Short platforms obviously weren’t much of a problem in the days when four-car and six-car sets were more common – and, to be fair, some regional lines are still routinely serviced by two-car, four-car and six-car trains to this day – but most stations now see regular service by full-length eight-car trains. Too bad if a passenger foolishly assumes their destination will furnish them with a sufficient length of platform for the number of doors on the train.

SydneyTrains_FeelingUnwellcomboThere are numerous other absurdities. A prime example is the series of “Feeling unwell?” posters that started popping up on trains and platforms last year. “Don’t risk boarding the train”, and “Don’t risk staying on board”, they variously warn. “Staff can get you help faster at the (next) station”. This is probably a very helpful tip if you find yourself feeling unwell while at, or approaching, one of the 48 suburban stations that are staffed 24 hours. If you’re anywhere near one of the 129 others (that’s 73% of suburban network stations) it’s only a useful tip if you also happen to be there during the hours they’re staffed – oh and, by the way, only 39 of those are staffed beyond 7pm on a weekday.

You’re in worse luck at night, even worse luck on weekends and worse still if you’re feeling unwell while at, or near, any of the five stations on the suburban network that are never staffed at all. But worst luck of all is if you’re feeling unwell while you’re anywhere near three of those five stations and you’re in a wheelchair; not only will there be no one there to help you, but you’ll also find it damn near impossible to get on or off the platform.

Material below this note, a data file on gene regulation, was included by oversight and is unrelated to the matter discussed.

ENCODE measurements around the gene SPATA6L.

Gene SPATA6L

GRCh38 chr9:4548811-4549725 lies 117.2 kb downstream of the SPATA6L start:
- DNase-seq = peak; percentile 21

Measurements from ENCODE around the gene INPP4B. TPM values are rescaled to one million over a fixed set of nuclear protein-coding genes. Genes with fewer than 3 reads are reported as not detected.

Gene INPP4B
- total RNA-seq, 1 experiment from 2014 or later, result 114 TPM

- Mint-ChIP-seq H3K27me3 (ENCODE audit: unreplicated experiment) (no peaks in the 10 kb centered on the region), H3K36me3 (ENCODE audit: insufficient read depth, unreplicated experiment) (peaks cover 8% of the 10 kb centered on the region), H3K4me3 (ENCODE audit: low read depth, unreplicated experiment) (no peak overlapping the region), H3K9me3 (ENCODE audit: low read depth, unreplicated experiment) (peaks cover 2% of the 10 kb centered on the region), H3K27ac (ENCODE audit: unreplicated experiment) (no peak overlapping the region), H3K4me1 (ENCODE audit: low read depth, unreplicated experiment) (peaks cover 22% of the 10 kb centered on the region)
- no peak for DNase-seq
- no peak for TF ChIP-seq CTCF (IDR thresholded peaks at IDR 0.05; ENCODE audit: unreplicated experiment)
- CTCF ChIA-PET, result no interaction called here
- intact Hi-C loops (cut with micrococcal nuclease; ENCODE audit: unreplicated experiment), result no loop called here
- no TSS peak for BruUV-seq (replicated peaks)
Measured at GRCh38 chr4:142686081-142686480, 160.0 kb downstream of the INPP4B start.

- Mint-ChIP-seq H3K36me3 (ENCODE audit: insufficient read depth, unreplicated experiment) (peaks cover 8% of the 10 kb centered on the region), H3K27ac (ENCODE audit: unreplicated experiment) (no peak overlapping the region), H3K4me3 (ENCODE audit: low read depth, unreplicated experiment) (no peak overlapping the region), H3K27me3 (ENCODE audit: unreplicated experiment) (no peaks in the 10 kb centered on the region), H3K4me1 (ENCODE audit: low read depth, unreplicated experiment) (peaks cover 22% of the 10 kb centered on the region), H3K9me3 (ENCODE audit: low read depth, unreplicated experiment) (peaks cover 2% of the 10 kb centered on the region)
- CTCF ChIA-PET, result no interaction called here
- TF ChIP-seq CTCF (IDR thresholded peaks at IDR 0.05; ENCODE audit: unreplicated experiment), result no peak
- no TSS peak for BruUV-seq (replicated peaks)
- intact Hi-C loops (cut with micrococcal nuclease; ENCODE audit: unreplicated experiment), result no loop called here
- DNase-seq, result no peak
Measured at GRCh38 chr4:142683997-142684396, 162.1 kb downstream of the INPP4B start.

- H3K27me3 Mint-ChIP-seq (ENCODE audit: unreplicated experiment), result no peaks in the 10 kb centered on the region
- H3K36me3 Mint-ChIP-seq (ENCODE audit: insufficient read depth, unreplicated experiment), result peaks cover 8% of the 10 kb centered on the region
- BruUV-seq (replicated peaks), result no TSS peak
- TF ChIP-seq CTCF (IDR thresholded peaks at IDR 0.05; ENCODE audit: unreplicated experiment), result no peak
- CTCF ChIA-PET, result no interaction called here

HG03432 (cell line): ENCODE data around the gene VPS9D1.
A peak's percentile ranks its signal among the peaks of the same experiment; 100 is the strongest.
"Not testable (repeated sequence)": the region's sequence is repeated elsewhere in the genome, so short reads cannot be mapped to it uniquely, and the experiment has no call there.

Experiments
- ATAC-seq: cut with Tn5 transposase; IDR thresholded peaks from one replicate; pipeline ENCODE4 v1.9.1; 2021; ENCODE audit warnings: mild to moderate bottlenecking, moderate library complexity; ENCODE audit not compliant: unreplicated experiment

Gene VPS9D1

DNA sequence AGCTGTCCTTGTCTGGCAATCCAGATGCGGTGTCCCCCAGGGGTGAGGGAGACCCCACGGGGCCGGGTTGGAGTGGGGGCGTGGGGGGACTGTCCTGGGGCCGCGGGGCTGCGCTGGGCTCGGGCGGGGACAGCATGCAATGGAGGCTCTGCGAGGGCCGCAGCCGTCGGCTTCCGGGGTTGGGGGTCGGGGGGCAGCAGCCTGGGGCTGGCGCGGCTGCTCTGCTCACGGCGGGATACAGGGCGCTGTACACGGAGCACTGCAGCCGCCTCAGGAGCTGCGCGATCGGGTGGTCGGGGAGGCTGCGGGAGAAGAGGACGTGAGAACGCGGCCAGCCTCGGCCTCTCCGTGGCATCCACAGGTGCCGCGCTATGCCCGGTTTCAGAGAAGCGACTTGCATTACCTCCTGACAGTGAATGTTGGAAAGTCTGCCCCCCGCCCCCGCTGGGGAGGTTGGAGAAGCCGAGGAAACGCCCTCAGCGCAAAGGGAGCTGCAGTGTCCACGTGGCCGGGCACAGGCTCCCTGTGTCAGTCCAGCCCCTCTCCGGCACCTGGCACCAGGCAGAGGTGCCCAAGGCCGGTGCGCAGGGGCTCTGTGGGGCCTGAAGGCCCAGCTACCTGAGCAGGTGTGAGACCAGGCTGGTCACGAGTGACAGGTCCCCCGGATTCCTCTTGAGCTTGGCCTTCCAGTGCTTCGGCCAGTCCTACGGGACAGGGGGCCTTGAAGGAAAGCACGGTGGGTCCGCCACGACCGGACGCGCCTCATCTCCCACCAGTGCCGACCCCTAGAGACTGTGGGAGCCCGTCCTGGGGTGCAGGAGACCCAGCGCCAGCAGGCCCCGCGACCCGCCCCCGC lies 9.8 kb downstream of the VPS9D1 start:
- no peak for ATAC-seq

Transport NSW made lots of noise about re-branding the public relations disaster that was CityRail back in 2013, yet nearly two years later they still haven’t re-branded the network’s second-most visible infrastructure – its stations. Sydney Trains might’ve changed its name but stations across its network are a mish-mash of livery and signage from at least four different eras, some dating back to the State Rail Authority days of the late-1980s, others all the way back to the 1920s.

Some stations are über-modern, while others look like unloved relics of the past. Some have plenty of covered area and seating, others have virtually none, leaving intending passengers to huddle beneath the awnings of platform buildings or underneath overhead bridges to escape the heat or the rain. Some have one of several different models of electronic indicator board, others have none. Most now use pre-recorded announcements, but some still sound like they’ve been cobbled together by a station attendant who’s never even seen the system before, much less become proficient in its use.